June 24 (Bloomberg) -- The United Nations atomic agency missed a chance to strengthen international nuclear safety today when delegates concluded a meeting on Japan’s Fukushima Dai-Ichi reactor meltdowns without implementing new policies.
The International Atomic Energy Agency’s 151-nation ministerial meeting ended today in Vienna with countries delaying further negotiations until September, when the IAEA holds its annual general conference alongside a separate high-level UN summit called by Secretary General Ban Ki-Moon.
This week’s closed-door meeting featured the release of an IAEA fact-finding mission report on the stricken Fukushima nuclear plant, where investigators found inadequate earthquake and tsunami defenses. Delegates were split on proposals to allow the agency to carry out random safety checks at plants and on the extent to which nuclear technologies will be shared.
“There are reasons that states don’t want to have deficiencies revealed,” London-based International Institute for Strategic Studies analyst Jasper Pandza said yesterday in a telephone interview. “States don’t want to have international pressure exerted on them. If nuclear deficiencies are revealed, states don’t want to risk their nuclear programs.”
Countries talked about ways to improve safety standards, increase transparency and review nuclear plant reviews, said Mike Weightman, the U.K. nuclear inspector who led the UN review of the Fukushima disaster in March. An IAEA proposal to subject all of the world’s 440 reactors to random safety checks was sidelined after most participants favored focusing on older reactors, Weightman said at the conference’s final session.
No Global Oversight
The U.S. was among countries that objected to IAEA Director General Yukiya Amano’s calls to subject all of the world’s reactors to the checks. The agency should “narrow down the number of facilities” it proposes to look at, U.S. Nuclear Regulatory Commission Chairman Gregory Jaczko said June 21.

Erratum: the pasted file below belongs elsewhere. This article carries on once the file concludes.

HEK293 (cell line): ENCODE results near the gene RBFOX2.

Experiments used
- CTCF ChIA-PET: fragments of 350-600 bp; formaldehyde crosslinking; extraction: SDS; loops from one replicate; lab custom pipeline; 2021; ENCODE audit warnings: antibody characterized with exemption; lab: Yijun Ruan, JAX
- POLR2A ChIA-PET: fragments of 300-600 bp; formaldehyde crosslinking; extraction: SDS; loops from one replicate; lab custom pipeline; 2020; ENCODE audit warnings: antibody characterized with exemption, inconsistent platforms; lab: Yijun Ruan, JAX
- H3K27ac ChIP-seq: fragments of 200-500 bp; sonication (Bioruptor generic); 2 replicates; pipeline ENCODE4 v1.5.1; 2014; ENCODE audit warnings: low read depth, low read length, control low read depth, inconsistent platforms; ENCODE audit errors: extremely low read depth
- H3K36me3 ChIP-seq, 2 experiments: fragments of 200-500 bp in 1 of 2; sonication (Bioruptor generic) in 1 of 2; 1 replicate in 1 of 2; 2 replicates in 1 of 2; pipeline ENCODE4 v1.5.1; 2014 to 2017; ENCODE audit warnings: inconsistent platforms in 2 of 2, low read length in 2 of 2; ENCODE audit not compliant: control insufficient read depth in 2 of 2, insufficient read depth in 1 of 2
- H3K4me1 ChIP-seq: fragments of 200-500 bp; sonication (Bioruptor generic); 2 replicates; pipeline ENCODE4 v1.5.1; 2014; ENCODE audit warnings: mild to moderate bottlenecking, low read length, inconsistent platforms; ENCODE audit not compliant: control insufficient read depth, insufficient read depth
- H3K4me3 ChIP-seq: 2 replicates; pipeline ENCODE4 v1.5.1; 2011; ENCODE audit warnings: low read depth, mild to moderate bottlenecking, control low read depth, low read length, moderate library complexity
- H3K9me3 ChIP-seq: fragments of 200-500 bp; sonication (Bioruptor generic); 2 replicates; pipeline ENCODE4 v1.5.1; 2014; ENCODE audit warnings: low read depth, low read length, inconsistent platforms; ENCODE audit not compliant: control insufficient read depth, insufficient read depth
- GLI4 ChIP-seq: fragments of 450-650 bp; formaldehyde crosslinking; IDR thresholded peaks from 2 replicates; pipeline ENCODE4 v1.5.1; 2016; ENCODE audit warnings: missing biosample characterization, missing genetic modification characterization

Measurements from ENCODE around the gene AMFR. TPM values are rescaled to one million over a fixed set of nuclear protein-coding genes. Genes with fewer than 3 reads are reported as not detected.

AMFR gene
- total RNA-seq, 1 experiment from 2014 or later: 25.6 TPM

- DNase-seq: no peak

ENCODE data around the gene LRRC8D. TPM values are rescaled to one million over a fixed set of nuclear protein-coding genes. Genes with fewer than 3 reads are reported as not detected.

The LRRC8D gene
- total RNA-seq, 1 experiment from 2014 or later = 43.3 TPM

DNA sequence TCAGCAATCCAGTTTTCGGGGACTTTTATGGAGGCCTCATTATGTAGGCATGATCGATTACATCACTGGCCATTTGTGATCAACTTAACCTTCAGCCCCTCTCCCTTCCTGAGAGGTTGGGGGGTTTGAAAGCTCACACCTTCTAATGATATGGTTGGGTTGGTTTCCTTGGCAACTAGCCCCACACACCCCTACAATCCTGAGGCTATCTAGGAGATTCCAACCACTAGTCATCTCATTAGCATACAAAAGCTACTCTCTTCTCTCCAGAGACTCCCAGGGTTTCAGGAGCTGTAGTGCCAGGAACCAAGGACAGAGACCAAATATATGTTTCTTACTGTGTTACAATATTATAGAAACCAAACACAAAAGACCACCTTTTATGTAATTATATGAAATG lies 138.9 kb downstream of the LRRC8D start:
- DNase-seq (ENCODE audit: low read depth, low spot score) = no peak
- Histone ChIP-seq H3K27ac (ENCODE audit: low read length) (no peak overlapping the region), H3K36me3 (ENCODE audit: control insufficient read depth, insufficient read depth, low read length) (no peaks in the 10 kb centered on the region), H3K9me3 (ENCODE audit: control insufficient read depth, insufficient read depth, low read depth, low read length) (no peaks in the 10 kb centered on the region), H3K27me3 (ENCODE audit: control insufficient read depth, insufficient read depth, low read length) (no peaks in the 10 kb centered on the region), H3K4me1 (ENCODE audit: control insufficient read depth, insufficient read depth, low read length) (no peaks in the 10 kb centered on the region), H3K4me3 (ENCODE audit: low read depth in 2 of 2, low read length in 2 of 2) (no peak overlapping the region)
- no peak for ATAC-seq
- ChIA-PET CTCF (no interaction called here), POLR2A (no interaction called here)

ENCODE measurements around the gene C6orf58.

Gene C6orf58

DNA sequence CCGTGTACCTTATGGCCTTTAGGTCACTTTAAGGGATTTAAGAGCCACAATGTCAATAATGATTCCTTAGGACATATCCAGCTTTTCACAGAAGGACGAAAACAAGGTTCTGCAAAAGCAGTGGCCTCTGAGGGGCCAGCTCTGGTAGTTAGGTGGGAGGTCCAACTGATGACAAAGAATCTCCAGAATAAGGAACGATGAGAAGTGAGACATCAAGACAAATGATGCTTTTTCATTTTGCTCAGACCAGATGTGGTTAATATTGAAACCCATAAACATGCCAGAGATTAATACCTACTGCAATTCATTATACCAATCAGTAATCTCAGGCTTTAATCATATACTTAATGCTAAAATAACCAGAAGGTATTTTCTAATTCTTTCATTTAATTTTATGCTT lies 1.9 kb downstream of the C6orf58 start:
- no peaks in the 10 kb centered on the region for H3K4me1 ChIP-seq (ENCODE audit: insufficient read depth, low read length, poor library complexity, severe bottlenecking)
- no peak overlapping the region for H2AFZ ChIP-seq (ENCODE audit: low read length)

Brazil, a growing nuclear nation with two reactors in operation and plans to build as many as four more, said international oversight would be ineffective.
“In our view, the application of international safety standards by the national regulatory authorities is more efficient and effective than its application by an international entity,” said Brazil’s radiation protection director Laercio Antonio Vinhas.
Other countries, like India and Pakistan, want to boost safety by freeing up the international trade in nuclear technology. The IAEA should “facilitate access to utilities, without extraneous considerations, to the best nuclear safety technology,” India’s Atomic Energy Commission Chairman Srikumar Banerjee said in a June 20 statement.
The Indian and Pakistani requests underline concerns about giving outsiders access to sensitive nuclear information because both countries used international atomic aid meant for civilian use to build bombs. The two neighbors have fought three wars with each other since they gained independence from Britain in 1947.
“IAEA inspectors, even though they are bound to keep information confidential and to be objective, are of varying nationalities,” said Pandza, the IISS analyst. “Countries may feel uncomfortable letting other nationalities into their nuclear plants on national security grounds.”
Decades of Resistance
There has been resistance for decades to mandatory safety standards and IAEA-led checks, said Trevor Findlay, director of the Canadian Center for Treaty Compliance.
“One difference this time is that Russia, traditionally the greatest obstacle, is actually proposing mandatory inspections,” Findlay, a former Australian diplomat, said by e-mail. “Japan would also be hard-pressed to oppose them. The high-level meeting in New York will add further political pressure.”
The Fukushima disaster exposed weaknesses in nuclear safety, Richard Meserve, a former chairman of the U.S. Nuclear Regulatory Commission, said today in Vienna. "We have the opportunity to advance safety at this moment. It is our obligation to seize that opportunity for all of humankind."
The IAEA’s failure to agree on new measures casts doubt on the future of the agency, set up by U.S. President Dwight Eisenhower in 1957 with the moniker “Atoms for Peace,” said nuclear physicist Nils Bohmer, who attended the public portions of the meeting with the environmental group Bellona.
“The public believes that the IAEA should be a strong, independent nuclear watchdog but it may be too hard for the agency to be a watchdog over safety,” Bohmer said by phone yesterday. “There are too many powerful countries whose interests run contrary to this.”
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